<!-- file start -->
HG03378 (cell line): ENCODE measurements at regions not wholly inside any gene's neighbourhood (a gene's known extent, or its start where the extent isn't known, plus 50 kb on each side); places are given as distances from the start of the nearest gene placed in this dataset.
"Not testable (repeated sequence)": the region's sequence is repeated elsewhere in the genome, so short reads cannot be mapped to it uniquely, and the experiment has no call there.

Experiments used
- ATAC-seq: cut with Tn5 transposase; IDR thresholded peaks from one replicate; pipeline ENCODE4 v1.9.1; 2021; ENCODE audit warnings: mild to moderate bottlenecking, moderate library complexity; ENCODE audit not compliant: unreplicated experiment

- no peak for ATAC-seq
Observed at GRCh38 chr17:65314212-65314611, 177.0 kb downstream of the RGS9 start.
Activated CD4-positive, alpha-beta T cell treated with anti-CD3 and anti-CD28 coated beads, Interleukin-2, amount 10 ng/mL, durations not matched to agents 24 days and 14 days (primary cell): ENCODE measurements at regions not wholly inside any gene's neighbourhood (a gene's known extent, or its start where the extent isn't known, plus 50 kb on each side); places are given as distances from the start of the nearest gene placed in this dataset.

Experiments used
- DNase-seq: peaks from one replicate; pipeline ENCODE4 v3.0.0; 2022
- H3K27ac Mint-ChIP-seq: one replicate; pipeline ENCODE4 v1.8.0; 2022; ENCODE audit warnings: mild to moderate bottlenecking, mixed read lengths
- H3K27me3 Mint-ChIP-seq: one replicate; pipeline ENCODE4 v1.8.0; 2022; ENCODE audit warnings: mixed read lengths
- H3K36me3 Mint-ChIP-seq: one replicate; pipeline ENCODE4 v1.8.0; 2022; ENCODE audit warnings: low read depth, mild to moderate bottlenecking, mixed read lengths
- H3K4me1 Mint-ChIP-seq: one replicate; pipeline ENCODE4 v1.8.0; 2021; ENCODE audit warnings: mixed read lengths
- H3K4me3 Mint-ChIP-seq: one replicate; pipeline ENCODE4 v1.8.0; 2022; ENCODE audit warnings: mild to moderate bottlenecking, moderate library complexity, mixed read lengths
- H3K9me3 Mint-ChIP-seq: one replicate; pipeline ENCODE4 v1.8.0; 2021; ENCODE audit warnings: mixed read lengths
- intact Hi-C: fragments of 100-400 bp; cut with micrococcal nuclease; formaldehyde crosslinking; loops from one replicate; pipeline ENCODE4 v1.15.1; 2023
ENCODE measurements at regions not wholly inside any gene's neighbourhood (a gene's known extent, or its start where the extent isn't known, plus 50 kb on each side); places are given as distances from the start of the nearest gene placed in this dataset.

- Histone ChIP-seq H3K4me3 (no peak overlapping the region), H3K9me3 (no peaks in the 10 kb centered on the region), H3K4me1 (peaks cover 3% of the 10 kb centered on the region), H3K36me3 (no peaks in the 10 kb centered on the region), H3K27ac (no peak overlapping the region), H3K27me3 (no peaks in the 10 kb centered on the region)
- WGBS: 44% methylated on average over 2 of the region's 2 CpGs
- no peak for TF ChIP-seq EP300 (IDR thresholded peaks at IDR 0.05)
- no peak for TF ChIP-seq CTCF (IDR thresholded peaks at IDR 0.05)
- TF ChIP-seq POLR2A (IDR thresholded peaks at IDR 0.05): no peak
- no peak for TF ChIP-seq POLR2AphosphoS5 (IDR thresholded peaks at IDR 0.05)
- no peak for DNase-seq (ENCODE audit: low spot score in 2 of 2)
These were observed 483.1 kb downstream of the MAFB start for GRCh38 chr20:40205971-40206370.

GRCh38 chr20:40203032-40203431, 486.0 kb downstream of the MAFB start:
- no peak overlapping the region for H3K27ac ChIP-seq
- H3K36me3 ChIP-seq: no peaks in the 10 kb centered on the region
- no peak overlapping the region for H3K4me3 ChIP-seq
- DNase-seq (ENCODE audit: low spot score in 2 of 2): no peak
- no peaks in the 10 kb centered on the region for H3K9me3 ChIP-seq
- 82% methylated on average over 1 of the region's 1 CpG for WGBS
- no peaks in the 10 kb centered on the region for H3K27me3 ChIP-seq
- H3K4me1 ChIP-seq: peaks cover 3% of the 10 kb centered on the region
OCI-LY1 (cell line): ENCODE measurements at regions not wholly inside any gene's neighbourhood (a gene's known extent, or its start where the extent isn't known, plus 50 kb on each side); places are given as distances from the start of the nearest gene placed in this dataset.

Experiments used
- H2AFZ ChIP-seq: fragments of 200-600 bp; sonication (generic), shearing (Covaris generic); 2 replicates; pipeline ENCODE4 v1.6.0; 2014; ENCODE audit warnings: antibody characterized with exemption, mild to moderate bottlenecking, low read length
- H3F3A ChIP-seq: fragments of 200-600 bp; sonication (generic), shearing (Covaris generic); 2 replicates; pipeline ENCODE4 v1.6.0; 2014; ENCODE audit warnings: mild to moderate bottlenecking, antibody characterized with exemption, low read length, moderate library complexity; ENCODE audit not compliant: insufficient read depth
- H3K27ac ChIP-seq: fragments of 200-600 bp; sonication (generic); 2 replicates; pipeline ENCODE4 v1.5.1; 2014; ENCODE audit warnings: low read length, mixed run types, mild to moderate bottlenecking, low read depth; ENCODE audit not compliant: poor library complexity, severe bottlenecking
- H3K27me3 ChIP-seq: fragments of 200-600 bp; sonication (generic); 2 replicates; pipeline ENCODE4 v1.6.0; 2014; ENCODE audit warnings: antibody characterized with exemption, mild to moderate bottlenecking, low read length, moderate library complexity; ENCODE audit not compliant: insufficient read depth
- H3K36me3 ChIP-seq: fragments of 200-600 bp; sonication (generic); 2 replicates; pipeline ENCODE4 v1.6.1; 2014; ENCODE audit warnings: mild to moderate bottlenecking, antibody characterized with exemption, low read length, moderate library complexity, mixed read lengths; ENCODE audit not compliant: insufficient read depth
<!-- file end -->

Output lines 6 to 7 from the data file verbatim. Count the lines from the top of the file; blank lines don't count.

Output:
Observed at GRCh38 chr17:65314212-65314611, 177.0 kb downstream of the RGS9 start.
Activated CD4-positive, alpha-beta T cell treated with anti-CD3 and anti-CD28 coated beads, Interleukin-2, amount 10 ng/mL, durations not matched to agents 24 days and 14 days (primary cell): ENCODE measurements at regions not wholly inside any gene's neighbourhood (a gene's known extent, or its start where the extent isn't known, plus 50 kb on each side); places are given as distances from the start of the nearest gene placed in this dataset.